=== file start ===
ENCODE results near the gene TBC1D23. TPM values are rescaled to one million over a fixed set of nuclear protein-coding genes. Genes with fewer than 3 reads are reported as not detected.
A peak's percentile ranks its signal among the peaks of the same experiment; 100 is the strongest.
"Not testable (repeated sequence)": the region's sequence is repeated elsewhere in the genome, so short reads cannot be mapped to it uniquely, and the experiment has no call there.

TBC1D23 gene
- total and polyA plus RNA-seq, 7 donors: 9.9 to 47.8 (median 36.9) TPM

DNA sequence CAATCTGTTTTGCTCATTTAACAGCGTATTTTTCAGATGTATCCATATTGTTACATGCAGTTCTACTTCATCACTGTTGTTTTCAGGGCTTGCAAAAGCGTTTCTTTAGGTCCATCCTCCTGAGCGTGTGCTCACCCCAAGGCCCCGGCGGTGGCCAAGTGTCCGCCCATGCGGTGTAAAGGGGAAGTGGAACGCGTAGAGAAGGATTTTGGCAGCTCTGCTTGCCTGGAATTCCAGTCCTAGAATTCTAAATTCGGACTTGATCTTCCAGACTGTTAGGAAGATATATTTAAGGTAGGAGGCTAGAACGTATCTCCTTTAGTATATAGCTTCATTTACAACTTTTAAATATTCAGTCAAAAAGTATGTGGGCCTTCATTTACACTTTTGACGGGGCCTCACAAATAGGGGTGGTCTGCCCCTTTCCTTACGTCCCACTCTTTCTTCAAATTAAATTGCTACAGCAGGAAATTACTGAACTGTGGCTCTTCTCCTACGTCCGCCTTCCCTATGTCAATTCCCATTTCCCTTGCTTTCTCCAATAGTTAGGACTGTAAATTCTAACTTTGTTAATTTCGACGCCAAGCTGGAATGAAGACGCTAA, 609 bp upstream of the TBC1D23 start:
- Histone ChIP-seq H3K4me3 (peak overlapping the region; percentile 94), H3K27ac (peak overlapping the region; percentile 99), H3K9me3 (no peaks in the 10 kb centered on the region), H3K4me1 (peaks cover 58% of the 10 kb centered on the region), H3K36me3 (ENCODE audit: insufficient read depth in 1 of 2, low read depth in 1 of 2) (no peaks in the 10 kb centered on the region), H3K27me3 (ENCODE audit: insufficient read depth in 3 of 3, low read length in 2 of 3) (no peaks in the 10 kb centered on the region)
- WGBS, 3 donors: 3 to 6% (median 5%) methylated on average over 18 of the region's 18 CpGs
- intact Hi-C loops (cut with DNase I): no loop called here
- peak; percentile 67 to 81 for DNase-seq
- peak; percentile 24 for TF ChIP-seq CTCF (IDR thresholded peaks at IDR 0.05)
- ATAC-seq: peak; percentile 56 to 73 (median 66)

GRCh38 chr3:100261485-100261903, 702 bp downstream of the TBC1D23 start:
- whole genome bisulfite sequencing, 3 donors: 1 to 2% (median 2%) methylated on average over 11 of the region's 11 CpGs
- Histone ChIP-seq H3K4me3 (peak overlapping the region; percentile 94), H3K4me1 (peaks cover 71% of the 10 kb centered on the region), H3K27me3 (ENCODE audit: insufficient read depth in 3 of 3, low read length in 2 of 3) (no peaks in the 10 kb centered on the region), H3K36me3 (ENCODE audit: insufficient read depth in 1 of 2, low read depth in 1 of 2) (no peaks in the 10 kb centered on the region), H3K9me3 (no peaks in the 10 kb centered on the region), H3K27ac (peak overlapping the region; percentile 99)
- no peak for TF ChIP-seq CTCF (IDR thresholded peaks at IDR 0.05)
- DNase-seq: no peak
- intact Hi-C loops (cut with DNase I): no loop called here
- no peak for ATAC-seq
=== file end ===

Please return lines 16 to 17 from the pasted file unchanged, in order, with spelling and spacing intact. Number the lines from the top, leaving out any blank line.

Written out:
- no peak for TF ChIP-seq CTCF (IDR thresholded peaks at IDR 0.05)
- DNase-seq: no peak